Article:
scanning old illustrations

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scanning old illustrations

Hi guys - I'm new here and thought it would be the perfect place to get feedback.

I'm in the process of gutting some old books, in this specific case a collection of "book club" books or something that came with a housewifely magazine 1916-22 as I can guess. Nothing of literary quality, papers have the grains the wrong way (wrinkled), but the covers would be great for making little notebooks all the same size.

I thought I would scan the illustrations, however, for a lark. They are raster images, a bit finer than newsprint but not awesome - they come out sharp and crisp at a high resolution however. Turning on the raster filter on my scanner blurs them somewhat, I haven't checked whether I can photoshop them better than the sharp ones, so here's my question: In the long run, which version would you find more useful?! There are about 100 pages, so, groan.... But if I have to, I guess I'll do both.

The artwork is by two contemporary artists, I checked and they died 1923 and 1933 respectively. The rule here (Denmark) is that copyright lasts for 70 years after the death of the artist. Also, poor quality prints, I'm assuming I'm in the clear. So, not victorian, which seems to be the most popular style for scrapbooking etc, but they amuse me because the style is recognisable to me even though I wasn't alive at the time, the styles of clothing depicted as "historical" which are accurate as such but perhaps not for the time described in the novel, humourous (to me) scenes depicting "tacky" romance stories etc. I even entertained the notion of mixing them all up into one large comic book with some crazy new tale to go along.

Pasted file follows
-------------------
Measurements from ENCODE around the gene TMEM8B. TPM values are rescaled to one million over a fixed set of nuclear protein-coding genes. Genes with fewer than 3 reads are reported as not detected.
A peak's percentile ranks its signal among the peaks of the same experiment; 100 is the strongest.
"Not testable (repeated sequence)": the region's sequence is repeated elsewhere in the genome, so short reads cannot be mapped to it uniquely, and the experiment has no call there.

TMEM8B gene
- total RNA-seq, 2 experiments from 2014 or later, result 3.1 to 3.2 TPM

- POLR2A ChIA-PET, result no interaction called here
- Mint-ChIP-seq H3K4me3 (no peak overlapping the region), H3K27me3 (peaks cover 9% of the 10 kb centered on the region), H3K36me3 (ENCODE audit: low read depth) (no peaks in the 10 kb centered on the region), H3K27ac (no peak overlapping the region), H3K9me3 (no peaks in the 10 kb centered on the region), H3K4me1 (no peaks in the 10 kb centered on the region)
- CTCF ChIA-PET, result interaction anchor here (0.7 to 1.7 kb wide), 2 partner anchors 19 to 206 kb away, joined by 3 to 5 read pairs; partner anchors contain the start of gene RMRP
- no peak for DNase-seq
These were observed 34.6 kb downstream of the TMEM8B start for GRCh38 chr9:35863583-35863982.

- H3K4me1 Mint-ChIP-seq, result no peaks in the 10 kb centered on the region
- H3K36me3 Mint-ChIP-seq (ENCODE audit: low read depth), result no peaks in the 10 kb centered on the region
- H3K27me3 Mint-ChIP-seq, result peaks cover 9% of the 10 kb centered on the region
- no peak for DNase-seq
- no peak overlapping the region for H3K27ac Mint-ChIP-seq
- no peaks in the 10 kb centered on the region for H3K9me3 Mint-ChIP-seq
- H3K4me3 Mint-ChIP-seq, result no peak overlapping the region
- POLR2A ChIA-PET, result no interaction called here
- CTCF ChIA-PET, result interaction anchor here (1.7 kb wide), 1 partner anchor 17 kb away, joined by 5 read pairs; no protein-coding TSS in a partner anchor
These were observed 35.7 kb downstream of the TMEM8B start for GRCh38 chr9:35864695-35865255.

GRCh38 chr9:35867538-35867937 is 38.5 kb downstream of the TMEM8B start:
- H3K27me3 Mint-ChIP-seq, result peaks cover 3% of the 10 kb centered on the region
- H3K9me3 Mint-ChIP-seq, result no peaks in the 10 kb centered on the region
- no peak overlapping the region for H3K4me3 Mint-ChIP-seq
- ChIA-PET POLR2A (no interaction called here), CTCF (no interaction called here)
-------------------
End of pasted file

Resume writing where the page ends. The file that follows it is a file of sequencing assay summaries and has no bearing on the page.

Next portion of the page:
Anyway, enough rambling, any scanning advice?


Here's a sample btw (made smaller- I scan at 600 dpi). As you can see the paper is very thin with the opposite facing text showing through - I hope I can clean that up. If not, I guess I wasted my morning, LOL!


I think whatever is sharp and clear is best!

Try putting a piece of black paper behind the illustration. That should prevent most of the backside of the paper from showing through.

Thanks Jen, I'll give that a whirl next time scanner is out of hiding!


I have run into similar problems with some projects I was working on and found that sometimes it is helpful to photograph them instead of scanning. This certainly isn't as fast as dropping a stack in the scanner but sometimes the quality is much better. Good luck with this. It looks like a fun project. smiley